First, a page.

For JSTOR Daily, in celebration of National Poetry Month, I wrote about a new book on Robert Hayden that illuminates his relationship to the Black Arts Movement. Many people know that Hayden was once accused of being an “Uncle Tom” because he said he didn’t want to be known as a “black writer.” I’ve written about this before in a Poetry Foundation essay on “Middle Passage.” I admit, I still wondered if the whole controversy was overblown, and if we would ever get past talking about it in relation to Robert Hayden’s work. However, I saw a video of Hayden at the Brockport Writers Forum in 1975 that made me realize how deeply Hayden was affected by all of this. In Derik Smith’s new book Robert Hayden in Verse: New Histories of African American Poetry and the Black Arts Era, he convincingly argues that this controversy, which started at a conference at Fisk University in 1966, was actually an important discussion about art and politics, and that Hayden should be read as part of the Black Arts Movement, despite, and even because of, his disagreements with some artists in the movement.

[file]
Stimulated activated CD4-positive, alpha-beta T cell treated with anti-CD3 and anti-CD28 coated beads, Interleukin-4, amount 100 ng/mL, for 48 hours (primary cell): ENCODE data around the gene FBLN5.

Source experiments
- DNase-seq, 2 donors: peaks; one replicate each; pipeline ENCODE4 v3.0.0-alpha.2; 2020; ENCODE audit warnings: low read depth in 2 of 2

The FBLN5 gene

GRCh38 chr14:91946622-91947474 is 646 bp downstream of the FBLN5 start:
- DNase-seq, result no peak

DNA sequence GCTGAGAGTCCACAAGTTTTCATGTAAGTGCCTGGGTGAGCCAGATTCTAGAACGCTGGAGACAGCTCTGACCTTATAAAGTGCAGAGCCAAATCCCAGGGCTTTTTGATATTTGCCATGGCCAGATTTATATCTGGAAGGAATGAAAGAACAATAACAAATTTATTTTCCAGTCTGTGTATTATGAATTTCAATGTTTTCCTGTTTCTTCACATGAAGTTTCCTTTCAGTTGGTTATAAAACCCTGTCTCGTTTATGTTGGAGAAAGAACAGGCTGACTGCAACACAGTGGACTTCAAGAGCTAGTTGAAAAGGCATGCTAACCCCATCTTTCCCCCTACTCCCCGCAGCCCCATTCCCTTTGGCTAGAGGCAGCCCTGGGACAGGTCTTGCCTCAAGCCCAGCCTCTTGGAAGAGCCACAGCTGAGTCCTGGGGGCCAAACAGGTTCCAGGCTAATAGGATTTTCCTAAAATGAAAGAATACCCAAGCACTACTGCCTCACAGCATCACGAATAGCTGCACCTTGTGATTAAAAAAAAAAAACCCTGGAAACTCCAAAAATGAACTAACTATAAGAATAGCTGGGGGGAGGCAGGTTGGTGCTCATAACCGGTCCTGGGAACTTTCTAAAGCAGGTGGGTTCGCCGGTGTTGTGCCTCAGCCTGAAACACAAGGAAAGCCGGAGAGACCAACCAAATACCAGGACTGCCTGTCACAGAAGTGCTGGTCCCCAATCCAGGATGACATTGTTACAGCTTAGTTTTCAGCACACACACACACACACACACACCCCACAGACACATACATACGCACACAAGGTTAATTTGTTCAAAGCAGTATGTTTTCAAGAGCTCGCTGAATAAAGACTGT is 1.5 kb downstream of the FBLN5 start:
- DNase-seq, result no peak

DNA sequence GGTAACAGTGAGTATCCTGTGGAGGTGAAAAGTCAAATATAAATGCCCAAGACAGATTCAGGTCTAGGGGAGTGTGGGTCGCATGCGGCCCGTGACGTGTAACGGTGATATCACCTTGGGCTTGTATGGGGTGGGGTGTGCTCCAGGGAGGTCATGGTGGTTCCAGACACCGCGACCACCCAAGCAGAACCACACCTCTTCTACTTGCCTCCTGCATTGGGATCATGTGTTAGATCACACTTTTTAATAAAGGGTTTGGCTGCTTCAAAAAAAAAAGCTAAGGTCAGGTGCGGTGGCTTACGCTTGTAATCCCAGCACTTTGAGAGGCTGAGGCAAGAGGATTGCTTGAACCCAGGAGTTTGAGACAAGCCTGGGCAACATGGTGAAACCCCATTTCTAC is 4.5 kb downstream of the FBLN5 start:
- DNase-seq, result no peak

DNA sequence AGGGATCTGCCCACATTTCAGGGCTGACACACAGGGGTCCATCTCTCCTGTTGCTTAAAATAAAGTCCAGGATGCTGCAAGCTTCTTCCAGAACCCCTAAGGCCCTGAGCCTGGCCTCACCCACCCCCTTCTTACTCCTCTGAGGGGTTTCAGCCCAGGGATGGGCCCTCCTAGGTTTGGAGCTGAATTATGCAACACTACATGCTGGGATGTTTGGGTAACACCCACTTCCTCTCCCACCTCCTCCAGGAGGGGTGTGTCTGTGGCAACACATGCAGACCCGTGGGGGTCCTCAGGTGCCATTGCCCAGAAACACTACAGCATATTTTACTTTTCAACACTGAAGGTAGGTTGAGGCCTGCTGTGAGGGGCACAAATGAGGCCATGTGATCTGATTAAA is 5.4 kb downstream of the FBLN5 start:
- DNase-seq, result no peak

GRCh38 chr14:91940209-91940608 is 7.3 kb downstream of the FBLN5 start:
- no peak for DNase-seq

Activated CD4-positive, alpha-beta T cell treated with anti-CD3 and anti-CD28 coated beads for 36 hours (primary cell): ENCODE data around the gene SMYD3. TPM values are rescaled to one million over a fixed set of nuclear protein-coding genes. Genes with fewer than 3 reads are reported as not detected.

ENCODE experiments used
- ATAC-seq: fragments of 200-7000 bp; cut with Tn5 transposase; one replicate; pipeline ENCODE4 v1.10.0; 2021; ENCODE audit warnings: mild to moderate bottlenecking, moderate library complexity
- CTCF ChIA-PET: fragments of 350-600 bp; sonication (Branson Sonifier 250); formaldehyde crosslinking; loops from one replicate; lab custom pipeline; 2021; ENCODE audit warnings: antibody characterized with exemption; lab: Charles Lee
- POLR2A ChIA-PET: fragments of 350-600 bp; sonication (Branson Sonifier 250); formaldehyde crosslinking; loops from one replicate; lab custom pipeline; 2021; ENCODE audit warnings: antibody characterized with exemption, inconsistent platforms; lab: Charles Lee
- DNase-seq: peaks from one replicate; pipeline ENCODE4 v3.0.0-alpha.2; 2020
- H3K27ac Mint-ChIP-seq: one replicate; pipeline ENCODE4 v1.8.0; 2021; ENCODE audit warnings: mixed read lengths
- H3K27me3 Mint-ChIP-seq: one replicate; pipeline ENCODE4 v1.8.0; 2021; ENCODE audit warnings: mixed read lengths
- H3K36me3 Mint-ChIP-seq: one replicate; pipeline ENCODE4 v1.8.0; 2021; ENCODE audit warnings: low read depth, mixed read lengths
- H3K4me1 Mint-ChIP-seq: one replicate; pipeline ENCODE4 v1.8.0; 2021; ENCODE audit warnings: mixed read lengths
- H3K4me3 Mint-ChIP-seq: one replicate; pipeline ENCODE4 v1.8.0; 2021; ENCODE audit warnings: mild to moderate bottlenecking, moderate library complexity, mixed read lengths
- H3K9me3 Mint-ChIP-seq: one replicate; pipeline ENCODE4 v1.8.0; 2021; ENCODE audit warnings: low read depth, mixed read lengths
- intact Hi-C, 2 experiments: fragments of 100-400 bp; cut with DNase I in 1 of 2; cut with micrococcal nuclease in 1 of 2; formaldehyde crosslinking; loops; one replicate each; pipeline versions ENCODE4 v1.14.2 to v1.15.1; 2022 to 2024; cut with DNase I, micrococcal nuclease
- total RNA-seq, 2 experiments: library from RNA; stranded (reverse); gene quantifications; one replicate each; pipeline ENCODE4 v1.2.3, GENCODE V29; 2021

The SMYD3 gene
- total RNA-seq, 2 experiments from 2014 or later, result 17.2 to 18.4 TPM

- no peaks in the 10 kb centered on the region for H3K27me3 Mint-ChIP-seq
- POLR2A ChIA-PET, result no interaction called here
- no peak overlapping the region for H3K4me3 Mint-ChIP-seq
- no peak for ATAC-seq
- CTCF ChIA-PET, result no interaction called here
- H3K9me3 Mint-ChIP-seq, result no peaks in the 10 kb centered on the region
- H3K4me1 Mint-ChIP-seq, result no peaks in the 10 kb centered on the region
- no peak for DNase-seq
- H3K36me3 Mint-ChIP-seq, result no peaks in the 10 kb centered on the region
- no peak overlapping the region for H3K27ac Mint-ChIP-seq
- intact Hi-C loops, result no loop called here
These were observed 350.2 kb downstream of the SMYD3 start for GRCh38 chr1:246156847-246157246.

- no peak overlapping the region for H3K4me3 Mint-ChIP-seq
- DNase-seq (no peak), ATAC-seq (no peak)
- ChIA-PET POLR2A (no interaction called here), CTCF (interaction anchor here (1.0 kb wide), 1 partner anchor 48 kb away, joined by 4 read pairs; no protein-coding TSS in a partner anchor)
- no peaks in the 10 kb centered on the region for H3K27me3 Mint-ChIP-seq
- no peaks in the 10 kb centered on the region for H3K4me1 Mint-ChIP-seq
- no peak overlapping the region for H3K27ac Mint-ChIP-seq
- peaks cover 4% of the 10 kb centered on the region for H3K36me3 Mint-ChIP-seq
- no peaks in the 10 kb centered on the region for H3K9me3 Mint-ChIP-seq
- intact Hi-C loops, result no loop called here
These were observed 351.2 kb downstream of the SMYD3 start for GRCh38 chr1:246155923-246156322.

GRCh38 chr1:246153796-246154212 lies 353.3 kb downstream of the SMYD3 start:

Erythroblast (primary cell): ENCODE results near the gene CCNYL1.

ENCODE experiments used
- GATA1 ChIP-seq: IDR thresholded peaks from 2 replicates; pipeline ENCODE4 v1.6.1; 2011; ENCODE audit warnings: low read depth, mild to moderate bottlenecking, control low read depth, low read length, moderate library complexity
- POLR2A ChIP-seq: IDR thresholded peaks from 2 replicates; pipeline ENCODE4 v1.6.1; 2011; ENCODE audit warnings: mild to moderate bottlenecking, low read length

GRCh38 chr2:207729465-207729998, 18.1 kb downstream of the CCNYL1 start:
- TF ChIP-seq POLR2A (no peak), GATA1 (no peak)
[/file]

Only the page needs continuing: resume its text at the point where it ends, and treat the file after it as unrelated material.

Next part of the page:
Read “Robert Hayden’s Relatable Fatigue” on JSTOR Daily.